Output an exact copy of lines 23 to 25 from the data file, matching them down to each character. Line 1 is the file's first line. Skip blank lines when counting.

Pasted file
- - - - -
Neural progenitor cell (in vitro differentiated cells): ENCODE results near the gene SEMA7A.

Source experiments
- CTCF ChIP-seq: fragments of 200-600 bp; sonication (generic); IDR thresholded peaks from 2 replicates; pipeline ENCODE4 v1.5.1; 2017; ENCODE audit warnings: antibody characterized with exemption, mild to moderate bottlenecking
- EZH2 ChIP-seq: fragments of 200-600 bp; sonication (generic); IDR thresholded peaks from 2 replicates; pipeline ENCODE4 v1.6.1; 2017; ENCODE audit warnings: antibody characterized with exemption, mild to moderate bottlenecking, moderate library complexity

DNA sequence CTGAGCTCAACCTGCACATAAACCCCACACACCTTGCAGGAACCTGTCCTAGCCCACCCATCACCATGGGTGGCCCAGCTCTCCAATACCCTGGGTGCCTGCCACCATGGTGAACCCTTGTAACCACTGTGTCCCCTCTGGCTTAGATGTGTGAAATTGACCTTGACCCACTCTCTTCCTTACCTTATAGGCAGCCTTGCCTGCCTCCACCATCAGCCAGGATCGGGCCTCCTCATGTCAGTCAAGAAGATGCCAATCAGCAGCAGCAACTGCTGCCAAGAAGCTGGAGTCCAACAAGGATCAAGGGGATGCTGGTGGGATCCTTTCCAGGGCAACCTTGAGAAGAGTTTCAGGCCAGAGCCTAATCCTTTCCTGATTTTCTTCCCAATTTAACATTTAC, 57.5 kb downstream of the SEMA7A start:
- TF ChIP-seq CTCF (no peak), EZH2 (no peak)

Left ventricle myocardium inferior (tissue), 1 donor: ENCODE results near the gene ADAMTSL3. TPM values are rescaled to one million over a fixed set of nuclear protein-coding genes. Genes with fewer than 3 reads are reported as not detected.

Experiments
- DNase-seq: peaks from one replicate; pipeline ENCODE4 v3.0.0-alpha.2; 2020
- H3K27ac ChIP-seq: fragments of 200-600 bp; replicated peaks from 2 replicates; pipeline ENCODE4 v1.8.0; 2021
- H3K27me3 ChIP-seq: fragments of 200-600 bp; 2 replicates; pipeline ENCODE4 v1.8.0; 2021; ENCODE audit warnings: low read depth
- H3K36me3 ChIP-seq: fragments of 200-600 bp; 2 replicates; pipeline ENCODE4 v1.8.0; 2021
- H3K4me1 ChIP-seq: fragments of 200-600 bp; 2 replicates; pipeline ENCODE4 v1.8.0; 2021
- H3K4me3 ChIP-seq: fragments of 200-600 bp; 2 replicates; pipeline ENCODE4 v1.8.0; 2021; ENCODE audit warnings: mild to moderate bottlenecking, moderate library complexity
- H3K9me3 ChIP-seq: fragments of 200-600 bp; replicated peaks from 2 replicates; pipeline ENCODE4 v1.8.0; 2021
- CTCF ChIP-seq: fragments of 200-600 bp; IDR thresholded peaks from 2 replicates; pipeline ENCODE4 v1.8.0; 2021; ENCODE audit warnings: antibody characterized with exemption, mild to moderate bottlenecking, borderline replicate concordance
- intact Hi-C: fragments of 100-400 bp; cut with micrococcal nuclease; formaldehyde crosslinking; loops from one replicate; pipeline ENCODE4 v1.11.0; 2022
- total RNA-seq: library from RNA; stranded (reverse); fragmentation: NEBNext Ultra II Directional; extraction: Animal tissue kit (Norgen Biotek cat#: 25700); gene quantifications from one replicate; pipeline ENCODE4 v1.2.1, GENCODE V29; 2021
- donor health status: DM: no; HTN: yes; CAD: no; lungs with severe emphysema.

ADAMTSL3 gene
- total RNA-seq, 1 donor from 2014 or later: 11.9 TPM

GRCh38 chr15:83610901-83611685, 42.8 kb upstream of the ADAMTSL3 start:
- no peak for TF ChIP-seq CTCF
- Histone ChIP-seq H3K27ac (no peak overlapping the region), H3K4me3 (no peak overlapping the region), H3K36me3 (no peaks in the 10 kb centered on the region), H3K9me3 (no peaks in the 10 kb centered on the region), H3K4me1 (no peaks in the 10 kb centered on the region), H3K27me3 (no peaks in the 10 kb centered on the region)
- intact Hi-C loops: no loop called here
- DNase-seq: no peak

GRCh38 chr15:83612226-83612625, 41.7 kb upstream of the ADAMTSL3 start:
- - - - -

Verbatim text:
- no peak for TF ChIP-seq CTCF
- Histone ChIP-seq H3K27ac (no peak overlapping the region), H3K4me3 (no peak overlapping the region), H3K36me3 (no peaks in the 10 kb centered on the region), H3K9me3 (no peaks in the 10 kb centered on the region), H3K4me1 (no peaks in the 10 kb centered on the region), H3K27me3 (no peaks in the 10 kb centered on the region)
- intact Hi-C loops: no loop called here